30. 31. <ul><ul><ul><li>later develops into the 3 components of adult adrenal cortex </li></ul></ul></ul><ul><ul><ul><ul><li>zona fasciculata </li></ul></ul></ul></ul><ul><ul><ul><ul><li>zona glomerulosa </li></ul></ul></ul></ul><ul><ul><ul><ul><li>zona reticularis </li></ul></ul></ul></ul><ul><ul><li>inner, fetal zone </li></ul></ul><ul><ul><ul><li>constitutes 80% of fetal gland </li></ul></ul></ul><ul><ul><ul><li>primarily secretes androgens during fetal life </li></ul></ul></ul><ul><ul><ul><li>involutes following delivery </li></ul></ul></ul><ul><ul><ul><li>completely disappears by end of 1st year of life </li></ul></ul></ul><ul><ul><li>fetal adrenal medulla </li></ul></ul><ul><ul><ul><li>synthesizes and stores catecholamines </li></ul></ul></ul><ul><ul><ul><li>poorly developed </li></ul></ul></ul><ul><ul><ul><li>role during fetal growth and maturation is not known </li></ul></ul></ul>
  31. 32. Placenta <ul><li>Produces both steroid and peptide hormones </li></ul><ul><ul><li>amounts vary with gestational age </li></ul></ul><ul><li>precursors for progesterone synthesis come from the maternal circulation </li></ul><ul><li>placenta lacks the enzyme 17alpha-hydroxylase </li></ul><ul><ul><li>cannot directly convert progesterone to estrogen </li></ul></ul><ul><ul><li>must use androgens from fetal adrenal </li></ul></ul>
  32. 33. Peptide Hormones <ul><li>Human Chorionic Gonadotropin (hCG) </li></ul><ul><ul><li>secreted by trophoblastic cells of the placenta </li></ul></ul><ul><ul><li>maintains pregnancy </li></ul></ul><ul><ul><li>consists of 2 subunits: alpha and beta </li></ul></ul><ul><ul><li>alpha subunit is shared with </li></ul></ul><ul><ul><ul><li>luteinizing hormone (LH) </li></ul></ul></ul><ul><ul><ul><li>thyroid-stimulating hormone (TSH) </li></ul></ul></ul><ul><ul><li>begins to rise 8 d after ovulation (9 d after midcycle LH peak) </li></ul></ul>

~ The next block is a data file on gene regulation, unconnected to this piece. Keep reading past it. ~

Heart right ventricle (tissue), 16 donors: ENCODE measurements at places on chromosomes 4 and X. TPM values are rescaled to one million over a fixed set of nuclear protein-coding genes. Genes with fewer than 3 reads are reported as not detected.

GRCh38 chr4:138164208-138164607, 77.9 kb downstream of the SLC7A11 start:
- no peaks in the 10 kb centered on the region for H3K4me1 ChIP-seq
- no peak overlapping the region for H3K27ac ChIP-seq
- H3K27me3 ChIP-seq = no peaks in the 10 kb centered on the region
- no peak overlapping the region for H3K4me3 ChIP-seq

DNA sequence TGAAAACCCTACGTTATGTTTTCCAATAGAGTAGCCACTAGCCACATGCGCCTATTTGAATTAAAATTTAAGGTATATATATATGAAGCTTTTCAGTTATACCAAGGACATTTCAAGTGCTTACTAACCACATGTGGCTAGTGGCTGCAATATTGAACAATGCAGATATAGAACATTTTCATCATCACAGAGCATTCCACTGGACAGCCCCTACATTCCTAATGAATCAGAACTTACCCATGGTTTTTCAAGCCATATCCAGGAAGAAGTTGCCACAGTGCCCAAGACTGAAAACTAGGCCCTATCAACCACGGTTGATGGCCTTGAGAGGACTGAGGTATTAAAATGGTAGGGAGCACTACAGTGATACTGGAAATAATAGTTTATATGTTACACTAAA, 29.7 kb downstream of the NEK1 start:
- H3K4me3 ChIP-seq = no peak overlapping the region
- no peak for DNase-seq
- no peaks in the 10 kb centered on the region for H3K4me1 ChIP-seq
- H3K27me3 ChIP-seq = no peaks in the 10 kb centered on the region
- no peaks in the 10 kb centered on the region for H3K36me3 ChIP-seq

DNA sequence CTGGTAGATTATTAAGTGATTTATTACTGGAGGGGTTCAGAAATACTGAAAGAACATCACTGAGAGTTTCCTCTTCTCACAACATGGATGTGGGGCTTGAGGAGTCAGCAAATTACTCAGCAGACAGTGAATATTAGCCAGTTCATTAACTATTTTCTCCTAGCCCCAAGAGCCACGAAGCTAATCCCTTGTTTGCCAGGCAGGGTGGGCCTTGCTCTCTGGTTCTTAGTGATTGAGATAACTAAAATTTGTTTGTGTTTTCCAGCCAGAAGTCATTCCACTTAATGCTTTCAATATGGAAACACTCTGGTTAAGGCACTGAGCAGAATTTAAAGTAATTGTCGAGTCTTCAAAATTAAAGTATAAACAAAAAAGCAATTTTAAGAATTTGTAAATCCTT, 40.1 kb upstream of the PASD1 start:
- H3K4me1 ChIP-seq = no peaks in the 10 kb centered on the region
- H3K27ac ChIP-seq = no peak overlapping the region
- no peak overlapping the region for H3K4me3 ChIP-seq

33. 34. <ul><ul><li>hCG levels peak at 60-90 d and then decline to a moderate, more constant level </li></ul></ul><ul><ul><li>first 6-8 wks of pregnancy </li></ul></ul><ul><ul><ul><li>maintains corpus luteum </li></ul></ul></ul><ul><ul><ul><li>ensures continued progesterone output until progesterone production shifts to the placenta </li></ul></ul></ul><ul><ul><li>it may also </li></ul></ul><ul><ul><ul><li>regulate steroid biosynthesis in the placenta and the fetal adrenal gland </li></ul></ul></ul><ul><ul><ul><li>simulate testosterone production in the fetal testicle </li></ul></ul></ul><ul><ul><ul><li>not verified: immune suppression </li></ul></ul></ul>
  34. 35. <ul><li>Human Placental Lactogen (hPL) </li></ul><ul><ul><li>originates in the placenta </li></ul></ul><ul><ul><ul><li>antagonizes the cellular action of insulin </li></ul></ul></ul><ul><ul><ul><li>decreases glucose utilization </li></ul></ul></ul><ul><ul><ul><li>may play a role in shifting glucose availability toward the fetus </li></ul></ul></ul><ul><ul><li>maternal serum concentrations parallel placental weight - rises throughout gestation to maximum levels in last 4 weeks </li></ul></ul><ul><ul><li>accounts for 10% of all placental protein production </li></ul></ul><ul><ul><li>low values found with: </li></ul></ul><ul><ul><ul><li>threatened abortion </li></ul></ul></ul><ul><ul><ul><li>IUGR </li></ul></ul></ul>
  35. 36. <ul><li>Prolactin </li></ul><ul><ul><li>peptide from the anterior pituitary </li></ul></ul><ul><ul><li>normal nonpregnant levels are ~10 ng/ml </li></ul></ul><ul><ul><li>during pregnancy, levels rise in response to increasing maternal estrogen output that stimulates the anterior pituitary lactotrophs </li></ul></ul><ul><ul><li>decidua is a secondary source, but contributes little to the plasma pool </li></ul></ul><ul><ul><li>amniotic fluid levels exceed those in the circulation </li></ul></ul>
  36. 37. <ul><ul><li>main effects of prolactin </li></ul></ul><ul><ul><ul><li>stimulation of milk production </li></ul></ul></ul><ul><ul><ul><li>in second half of pregnancy, prolactin from fetal pituitary may stimulate fetal adrenal growth </li></ul></ul></ul><ul><ul><ul><li>may also play a role in fluid and electrolyte shifts across the fetal membranes </li></ul></ul></ul>
  37. 38. Steroid Hormones <ul><li>Progesterone </li></ul><ul><ul><li>most important human progestogen </li></ul></ul><ul><ul><ul><li>in luteal phase, induces secretory changes in the endometrium </li></ul></ul></ul><ul><ul><ul><li>in pregnancy, higher levels induce decidual changes </li></ul></ul></ul><ul><ul><li>sources of progesterone </li></ul></ul><ul><ul><ul><li>up to 6-7th week of pregnancy, major source is the ovary => essential for continuation of the pregnancy </li></ul></ul></ul><ul><ul><ul><li>thereafter, the placenta </li></ul></ul></ul>